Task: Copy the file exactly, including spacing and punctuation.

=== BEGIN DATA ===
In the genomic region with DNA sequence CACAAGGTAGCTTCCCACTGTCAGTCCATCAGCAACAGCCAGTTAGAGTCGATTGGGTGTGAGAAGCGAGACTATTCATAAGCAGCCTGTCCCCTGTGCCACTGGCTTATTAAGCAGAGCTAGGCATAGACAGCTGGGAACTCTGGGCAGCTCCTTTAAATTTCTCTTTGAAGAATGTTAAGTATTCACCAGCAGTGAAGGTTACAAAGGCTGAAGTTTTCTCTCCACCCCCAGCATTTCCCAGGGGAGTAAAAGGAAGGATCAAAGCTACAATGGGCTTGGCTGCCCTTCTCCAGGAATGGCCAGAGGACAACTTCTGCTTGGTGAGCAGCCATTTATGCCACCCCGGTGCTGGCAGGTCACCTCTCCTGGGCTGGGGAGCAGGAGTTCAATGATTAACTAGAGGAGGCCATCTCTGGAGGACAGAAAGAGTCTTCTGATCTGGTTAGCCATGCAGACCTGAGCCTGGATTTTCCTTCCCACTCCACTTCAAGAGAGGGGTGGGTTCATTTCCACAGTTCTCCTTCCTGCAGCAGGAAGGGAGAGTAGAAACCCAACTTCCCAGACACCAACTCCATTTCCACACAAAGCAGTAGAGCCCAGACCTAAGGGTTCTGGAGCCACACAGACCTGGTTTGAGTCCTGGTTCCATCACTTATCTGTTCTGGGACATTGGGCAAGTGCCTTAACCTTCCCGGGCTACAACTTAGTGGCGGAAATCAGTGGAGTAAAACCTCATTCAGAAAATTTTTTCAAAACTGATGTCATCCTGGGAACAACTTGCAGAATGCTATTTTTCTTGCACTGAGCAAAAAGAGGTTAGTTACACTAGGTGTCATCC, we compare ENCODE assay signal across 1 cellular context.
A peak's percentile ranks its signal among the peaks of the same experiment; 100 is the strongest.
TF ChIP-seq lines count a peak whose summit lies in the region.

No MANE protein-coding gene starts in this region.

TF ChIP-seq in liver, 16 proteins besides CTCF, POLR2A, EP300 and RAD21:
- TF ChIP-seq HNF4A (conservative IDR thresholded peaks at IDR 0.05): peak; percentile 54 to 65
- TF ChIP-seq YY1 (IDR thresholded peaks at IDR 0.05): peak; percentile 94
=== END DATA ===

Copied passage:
In the genomic region with DNA sequence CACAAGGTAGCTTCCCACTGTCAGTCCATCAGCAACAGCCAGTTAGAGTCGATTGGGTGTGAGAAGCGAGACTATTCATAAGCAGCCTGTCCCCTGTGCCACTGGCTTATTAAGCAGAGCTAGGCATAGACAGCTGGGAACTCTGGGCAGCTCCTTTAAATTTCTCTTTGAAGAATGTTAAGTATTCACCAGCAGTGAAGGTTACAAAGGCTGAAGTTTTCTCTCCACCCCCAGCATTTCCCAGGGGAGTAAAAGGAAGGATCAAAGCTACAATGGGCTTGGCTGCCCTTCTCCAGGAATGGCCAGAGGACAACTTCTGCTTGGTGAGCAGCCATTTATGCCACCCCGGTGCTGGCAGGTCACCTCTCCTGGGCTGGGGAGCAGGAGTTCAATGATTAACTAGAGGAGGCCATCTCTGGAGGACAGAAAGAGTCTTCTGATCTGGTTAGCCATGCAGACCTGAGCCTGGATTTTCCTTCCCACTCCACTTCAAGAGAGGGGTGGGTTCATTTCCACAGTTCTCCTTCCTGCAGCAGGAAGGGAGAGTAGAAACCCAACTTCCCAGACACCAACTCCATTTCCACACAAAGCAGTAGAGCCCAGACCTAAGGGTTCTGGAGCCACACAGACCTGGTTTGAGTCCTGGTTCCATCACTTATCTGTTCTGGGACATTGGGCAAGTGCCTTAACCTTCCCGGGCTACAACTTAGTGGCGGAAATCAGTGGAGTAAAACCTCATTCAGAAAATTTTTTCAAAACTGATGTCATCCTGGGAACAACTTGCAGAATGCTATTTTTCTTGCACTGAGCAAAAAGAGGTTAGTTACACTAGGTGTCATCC, we compare ENCODE assay signal across 1 cellular context.
A peak's percentile ranks its signal among the peaks of the same experiment; 100 is the strongest.
TF ChIP-seq lines count a peak whose summit lies in the region.

No MANE protein-coding gene starts in this region.

TF ChIP-seq in liver, 16 proteins besides CTCF, POLR2A, EP300 and RAD21:
- TF ChIP-seq HNF4A (conservative IDR thresholded peaks at IDR 0.05): peak; percentile 54 to 65
- TF ChIP-seq YY1 (IDR thresholded peaks at IDR 0.05): peak; percentile 94